We can’t even get through a single morning (let alone a whole day) without someone from the Trump administration saying something so overtly tone deaf that it leaves America to ponder the highly disconcerting prospect that the President and his cabinet are purposefully trolling the public.
One of the most frustrating things about this scenario for folks like myself – who pride themselves on being able to deliver biting satire – is that the soundbites are so egregious that they leave little room for “improvement”. As many a commentator has lamented over the past two years, satire and irony are indeed dead in Trump’s America.
Witness Commerce Secretary Wilbur Ross (or at least the animate remains of a guy who was once Wilbur Ross) going on CNBC Thursday and suggesting that furloughed government workers, who are now quite literally standing in line for free hot meals and/or taking Kraft Heinz up on the company’s generous offer to dole out free mac & cheese, should take out bank loans to make ends meet. Just listen to this:
Here is the actual quote from Ross, which somehow “sounds” even more aloof typed out than it does when it oozes slowly out of that hole in his face which I guess is a mouth:
I know they are [going to homeless shelters] and I don’t really quite understand why because as I mentioned before, the obligations that they would undertake — say borrowing from a bank or credit union — are in effect federally guaranteed. So the 30 days of pay that people will be out — there’s no real reason why they shouldn’t be able to get a loan against it and we’ve seen a number of ads from the financial institutions doing that.
Again, this is highly frustrating for me, because while it’s always nice when “the jokes just write themselves” (so to speak), the jokes here are so myriad and so readily apparent, that I feel hamstrung in my ability to out-Wilbur Wilbur.
This is a 400-year-old billionaire telling federal workers who are furloughed because Donald Trump wants taxpayers to fund a $5.7 billion Mexican-be-gone construction project that he (the ancient billionaire) “doesn’t really quite understand” why they can’t just stroll into a bank or a credit union and get a loan. It is apparently lost on Wilbur that even if he’s correct to suggest that in theory, these are government guaranteed loans, it’s a lot harder for a working family to get access to credit than it is for, say, a billionaire.
If he wanted to, Wilbur could probably get a loan for $100 million within 15 minutes without anyone even asking what he wants the money for, but when it comes to “Joe federal worker” asking a bank to fund two months worth of missed paychecks, there are going to be some questions, a credit check, and on and on, because that’s how banks operate when the person asking for a loan isn’t Wilbur Ross.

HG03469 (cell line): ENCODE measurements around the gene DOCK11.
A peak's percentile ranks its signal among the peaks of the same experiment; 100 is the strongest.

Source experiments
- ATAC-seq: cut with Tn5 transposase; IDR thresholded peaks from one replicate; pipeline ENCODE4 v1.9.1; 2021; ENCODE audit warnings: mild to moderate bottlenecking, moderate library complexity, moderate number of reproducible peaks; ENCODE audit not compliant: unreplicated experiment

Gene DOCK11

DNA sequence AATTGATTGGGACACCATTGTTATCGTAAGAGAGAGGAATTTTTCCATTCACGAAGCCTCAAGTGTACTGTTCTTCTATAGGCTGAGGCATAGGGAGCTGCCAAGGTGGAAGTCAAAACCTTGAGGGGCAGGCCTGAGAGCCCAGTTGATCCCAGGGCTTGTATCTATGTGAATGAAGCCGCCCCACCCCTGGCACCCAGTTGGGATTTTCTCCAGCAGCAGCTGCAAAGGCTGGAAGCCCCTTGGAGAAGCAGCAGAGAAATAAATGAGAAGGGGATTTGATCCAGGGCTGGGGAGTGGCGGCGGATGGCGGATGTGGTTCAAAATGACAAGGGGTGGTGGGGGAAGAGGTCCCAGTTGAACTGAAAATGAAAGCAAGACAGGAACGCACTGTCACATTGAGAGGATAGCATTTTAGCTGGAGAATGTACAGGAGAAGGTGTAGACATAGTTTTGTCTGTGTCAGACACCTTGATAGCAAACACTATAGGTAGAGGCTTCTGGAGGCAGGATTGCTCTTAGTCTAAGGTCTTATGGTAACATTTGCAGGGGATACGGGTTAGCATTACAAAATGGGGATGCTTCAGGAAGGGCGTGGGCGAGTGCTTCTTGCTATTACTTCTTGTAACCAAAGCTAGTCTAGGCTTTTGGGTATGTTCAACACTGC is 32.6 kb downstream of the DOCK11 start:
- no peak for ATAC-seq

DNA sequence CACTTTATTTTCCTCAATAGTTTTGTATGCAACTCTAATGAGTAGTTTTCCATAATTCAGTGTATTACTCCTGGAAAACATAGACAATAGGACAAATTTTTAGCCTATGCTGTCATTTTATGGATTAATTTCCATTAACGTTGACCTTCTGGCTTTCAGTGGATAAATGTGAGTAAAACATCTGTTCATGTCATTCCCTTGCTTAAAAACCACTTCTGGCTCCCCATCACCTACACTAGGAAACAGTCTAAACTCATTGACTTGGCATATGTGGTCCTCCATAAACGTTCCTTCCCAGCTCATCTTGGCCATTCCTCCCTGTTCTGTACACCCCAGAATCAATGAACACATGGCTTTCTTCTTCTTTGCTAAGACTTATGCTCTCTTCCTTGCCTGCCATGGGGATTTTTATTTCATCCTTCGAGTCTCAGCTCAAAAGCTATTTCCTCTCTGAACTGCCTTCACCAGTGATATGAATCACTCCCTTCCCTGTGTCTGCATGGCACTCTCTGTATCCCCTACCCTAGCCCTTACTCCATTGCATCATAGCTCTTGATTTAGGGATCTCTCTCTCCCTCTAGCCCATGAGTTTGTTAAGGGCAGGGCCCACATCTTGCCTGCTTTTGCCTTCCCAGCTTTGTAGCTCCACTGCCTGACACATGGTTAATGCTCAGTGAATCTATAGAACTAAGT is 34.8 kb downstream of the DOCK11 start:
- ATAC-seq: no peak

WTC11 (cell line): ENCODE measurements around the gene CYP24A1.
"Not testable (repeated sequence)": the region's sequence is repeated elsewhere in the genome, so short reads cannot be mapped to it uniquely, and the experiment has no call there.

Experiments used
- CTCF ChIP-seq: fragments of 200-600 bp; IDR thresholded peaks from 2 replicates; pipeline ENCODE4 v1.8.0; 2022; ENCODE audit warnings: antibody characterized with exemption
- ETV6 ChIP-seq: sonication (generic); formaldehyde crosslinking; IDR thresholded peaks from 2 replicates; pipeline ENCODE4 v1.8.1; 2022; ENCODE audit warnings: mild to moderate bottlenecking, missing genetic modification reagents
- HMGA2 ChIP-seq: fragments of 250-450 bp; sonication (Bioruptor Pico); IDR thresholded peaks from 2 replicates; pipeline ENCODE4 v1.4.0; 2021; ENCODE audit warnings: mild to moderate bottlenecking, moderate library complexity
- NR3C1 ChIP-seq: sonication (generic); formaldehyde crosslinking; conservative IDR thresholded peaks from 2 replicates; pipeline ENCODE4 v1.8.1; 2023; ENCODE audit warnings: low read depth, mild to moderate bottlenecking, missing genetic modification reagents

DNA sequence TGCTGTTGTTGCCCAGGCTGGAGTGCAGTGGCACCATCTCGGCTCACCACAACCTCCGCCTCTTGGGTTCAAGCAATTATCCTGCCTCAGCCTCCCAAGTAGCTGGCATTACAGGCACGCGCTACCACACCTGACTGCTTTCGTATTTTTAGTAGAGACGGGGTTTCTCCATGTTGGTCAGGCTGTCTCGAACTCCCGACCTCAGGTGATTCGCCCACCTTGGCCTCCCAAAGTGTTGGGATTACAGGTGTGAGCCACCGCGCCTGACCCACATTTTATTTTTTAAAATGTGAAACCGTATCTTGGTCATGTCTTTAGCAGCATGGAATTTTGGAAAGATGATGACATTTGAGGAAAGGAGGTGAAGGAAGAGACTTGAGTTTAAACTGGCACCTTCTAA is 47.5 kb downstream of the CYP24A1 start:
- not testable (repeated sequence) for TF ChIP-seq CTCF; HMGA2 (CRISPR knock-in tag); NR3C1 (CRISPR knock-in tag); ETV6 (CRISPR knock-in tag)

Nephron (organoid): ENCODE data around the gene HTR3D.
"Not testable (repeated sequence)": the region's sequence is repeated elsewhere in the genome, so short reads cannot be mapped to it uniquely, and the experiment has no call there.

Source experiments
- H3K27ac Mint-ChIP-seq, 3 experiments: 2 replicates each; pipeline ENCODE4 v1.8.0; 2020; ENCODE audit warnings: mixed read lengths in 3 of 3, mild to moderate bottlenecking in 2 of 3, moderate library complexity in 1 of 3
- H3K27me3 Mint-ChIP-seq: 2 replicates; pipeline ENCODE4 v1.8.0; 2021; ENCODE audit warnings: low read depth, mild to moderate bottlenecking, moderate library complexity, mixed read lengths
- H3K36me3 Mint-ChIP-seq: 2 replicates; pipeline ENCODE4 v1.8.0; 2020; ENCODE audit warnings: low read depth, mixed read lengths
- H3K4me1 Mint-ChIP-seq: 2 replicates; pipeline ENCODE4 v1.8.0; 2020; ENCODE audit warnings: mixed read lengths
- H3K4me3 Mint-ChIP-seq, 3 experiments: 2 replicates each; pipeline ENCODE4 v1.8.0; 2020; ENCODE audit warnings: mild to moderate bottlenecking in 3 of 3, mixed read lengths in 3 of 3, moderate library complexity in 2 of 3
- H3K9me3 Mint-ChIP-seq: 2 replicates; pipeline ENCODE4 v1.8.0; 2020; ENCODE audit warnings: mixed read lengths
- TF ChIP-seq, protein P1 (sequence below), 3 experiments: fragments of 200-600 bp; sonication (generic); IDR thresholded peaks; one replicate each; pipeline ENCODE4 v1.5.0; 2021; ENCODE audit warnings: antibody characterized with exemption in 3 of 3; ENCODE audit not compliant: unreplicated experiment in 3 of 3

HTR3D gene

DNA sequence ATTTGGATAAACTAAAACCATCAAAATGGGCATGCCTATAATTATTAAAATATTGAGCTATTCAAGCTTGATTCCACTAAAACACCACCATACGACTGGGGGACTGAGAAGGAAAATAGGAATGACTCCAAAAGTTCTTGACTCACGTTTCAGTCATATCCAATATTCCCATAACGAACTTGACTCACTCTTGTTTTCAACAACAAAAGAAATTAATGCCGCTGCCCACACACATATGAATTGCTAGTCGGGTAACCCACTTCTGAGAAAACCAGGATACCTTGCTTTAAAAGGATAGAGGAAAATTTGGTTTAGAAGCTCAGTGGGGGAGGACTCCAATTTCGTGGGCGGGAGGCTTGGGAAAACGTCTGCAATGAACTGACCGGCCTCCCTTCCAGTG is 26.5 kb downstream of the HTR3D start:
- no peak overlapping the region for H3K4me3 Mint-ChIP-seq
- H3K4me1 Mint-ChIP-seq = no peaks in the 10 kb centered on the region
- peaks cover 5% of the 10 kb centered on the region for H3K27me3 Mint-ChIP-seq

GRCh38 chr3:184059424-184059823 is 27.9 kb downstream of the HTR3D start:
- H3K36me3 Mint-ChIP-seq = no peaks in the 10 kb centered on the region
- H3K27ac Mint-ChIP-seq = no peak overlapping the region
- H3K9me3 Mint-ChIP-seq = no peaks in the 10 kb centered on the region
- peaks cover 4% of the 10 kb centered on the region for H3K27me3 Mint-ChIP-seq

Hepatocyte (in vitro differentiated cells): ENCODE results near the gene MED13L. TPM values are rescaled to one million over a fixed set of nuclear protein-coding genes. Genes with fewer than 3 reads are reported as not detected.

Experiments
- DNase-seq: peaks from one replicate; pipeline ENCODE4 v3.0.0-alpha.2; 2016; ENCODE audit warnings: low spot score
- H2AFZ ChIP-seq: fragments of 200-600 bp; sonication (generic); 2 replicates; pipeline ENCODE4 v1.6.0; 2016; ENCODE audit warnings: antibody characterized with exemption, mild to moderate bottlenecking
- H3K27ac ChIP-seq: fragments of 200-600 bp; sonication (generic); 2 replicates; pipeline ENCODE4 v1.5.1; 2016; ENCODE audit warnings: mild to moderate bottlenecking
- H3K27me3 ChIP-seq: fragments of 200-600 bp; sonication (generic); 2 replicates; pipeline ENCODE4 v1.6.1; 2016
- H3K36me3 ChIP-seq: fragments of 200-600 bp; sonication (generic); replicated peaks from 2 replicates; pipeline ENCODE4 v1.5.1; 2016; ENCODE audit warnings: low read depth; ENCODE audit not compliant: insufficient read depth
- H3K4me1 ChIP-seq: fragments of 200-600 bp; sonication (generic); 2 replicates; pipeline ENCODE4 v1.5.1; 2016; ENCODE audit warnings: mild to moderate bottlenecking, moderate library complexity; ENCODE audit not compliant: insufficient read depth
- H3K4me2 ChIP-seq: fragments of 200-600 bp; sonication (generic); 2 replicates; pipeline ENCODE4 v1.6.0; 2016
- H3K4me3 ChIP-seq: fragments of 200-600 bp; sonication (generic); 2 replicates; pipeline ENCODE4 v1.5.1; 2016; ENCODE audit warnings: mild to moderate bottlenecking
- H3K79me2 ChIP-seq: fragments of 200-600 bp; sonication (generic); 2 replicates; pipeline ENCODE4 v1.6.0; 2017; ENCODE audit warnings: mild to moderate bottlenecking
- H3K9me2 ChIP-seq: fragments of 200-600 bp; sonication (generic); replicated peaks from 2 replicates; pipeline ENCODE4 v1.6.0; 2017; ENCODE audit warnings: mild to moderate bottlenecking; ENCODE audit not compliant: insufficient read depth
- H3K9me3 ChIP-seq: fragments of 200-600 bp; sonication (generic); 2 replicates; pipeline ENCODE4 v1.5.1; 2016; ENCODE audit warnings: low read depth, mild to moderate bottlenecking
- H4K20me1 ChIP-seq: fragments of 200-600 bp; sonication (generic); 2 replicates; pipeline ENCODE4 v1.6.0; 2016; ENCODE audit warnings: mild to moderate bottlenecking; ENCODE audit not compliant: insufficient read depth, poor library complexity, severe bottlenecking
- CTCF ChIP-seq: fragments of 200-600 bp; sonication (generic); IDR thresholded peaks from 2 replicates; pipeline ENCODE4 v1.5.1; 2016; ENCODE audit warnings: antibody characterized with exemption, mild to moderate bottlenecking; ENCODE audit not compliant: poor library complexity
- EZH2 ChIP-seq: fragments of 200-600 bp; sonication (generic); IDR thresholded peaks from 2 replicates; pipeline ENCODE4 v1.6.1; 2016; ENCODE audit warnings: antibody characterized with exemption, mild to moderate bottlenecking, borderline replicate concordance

This is of course the same Wilbur who demonstrated just how detached from reality he really is last year, when he showed up on CNBC with a set of actual stage props including a can of Campbell’s soup and a can of Budweiser both of which he said he “bought at a local gas station in Florida this morning”, to try and make a point about aluminum tariffs.
To say Ross’s “get a loan” comments are “insult to injury” would be to grossly understate the case, especially when this is all viewed in the context of the tax cuts, which the GOP variously pitched as a “middle class miracle”, despite the actual math which showed definitively that the vast majority of the benefits would accrue to wealthy families and corporations.
Wilbur’s “let them eat loans” moment comes a week (to the day) after Kevin Hassett said federal workers should think of the shutdown as a paid vacation, something which suggested families who are now on the verge of missing a second paycheck should actually be thanking Trump for the shutdown. To be fair, Kevin walked that back a couple of days later after learning that one of his own staffers had become an Uber driver on the weekends.
As if this needed to get any worse (and obviously it didn’t), Wilbur told CNBC the following about the prospects for a comprehensive trade deal between the US and China:
We’re miles and miles from getting a resolution. Trade is very complicated. There are lots and lots of issues. People shouldn’t think that the events of next week are going to be the solution to all of the issues between the United States and China. It’s too complicated a topic.
All of that is true, but everyone already knows it and as such, Wilbur needn’t remind us all, especially not during an interview that found him suggesting that federal workers who might be hanging out at homeless shelters go home, clean themselves up and try to get a bank loan.
And really, if Wilbur is so confident that these would be “government insured” loans, well then why doesn’t he loan federal workers the money they need to get by?
Note that this is all coming from a man widely suspected of flouting ethics rules during his tenure in the administration and who is so far “gone” that he once told CNBC’s Joe Kernen that he (Wilbur) plans to “turn the moon into a gas station.” Maybe Wilbur’s Lunar Gas-N-Go will offer free coffee to furloughed Space Force employees after they start missing paychecks when Congress refuses to fund a wall on Mars.
Finally, please don’t let it be lost on you that over the past month, we have witnessed the worst December for US stocks since the Great Depression and the return of actual “free hot meals” lines in America.
This, apparently, is what “MAGA” looks like:
Federal employees and family members that have been affected by the government shutdown wait to receive free meals from the relief kitchen set up by World Central Kitchen last week. (Photo by Michael Reynolds/EPA-EFE/REX)